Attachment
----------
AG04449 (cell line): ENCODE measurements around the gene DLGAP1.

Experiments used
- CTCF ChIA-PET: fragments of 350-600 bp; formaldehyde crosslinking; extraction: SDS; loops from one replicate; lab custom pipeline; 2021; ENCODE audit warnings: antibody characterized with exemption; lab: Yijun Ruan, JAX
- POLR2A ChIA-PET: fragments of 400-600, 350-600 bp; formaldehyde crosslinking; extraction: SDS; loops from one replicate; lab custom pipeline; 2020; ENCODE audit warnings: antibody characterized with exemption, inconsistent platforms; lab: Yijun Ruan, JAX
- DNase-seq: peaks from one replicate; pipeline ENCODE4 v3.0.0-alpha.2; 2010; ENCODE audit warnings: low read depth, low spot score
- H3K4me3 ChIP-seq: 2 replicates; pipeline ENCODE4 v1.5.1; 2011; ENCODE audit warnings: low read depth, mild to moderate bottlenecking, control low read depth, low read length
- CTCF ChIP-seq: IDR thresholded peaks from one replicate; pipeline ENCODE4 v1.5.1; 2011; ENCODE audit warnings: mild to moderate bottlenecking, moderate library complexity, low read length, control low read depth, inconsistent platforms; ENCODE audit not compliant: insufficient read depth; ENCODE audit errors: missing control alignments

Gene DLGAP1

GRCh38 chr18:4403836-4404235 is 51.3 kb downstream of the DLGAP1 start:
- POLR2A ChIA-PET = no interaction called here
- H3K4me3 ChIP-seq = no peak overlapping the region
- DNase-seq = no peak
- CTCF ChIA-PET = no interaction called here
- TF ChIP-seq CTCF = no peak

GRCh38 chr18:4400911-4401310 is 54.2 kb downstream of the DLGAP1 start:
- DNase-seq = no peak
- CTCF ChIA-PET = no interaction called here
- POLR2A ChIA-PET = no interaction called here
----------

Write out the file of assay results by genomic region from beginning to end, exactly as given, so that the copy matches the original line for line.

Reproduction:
AG04449 (cell line): ENCODE measurements around the gene DLGAP1.

Experiments used
- CTCF ChIA-PET: fragments of 350-600 bp; formaldehyde crosslinking; extraction: SDS; loops from one replicate; lab custom pipeline; 2021; ENCODE audit warnings: antibody characterized with exemption; lab: Yijun Ruan, JAX
- POLR2A ChIA-PET: fragments of 400-600, 350-600 bp; formaldehyde crosslinking; extraction: SDS; loops from one replicate; lab custom pipeline; 2020; ENCODE audit warnings: antibody characterized with exemption, inconsistent platforms; lab: Yijun Ruan, JAX
- DNase-seq: peaks from one replicate; pipeline ENCODE4 v3.0.0-alpha.2; 2010; ENCODE audit warnings: low read depth, low spot score
- H3K4me3 ChIP-seq: 2 replicates; pipeline ENCODE4 v1.5.1; 2011; ENCODE audit warnings: low read depth, mild to moderate bottlenecking, control low read depth, low read length
- CTCF ChIP-seq: IDR thresholded peaks from one replicate; pipeline ENCODE4 v1.5.1; 2011; ENCODE audit warnings: mild to moderate bottlenecking, moderate library complexity, low read length, control low read depth, inconsistent platforms; ENCODE audit not compliant: insufficient read depth; ENCODE audit errors: missing control alignments

Gene DLGAP1

GRCh38 chr18:4403836-4404235 is 51.3 kb downstream of the DLGAP1 start:
- POLR2A ChIA-PET = no interaction called here
- H3K4me3 ChIP-seq = no peak overlapping the region
- DNase-seq = no peak
- CTCF ChIA-PET = no interaction called here
- TF ChIP-seq CTCF = no peak

GRCh38 chr18:4400911-4401310 is 54.2 kb downstream of the DLGAP1 start:
- DNase-seq = no peak
- CTCF ChIA-PET = no interaction called here
- POLR2A ChIA-PET = no interaction called here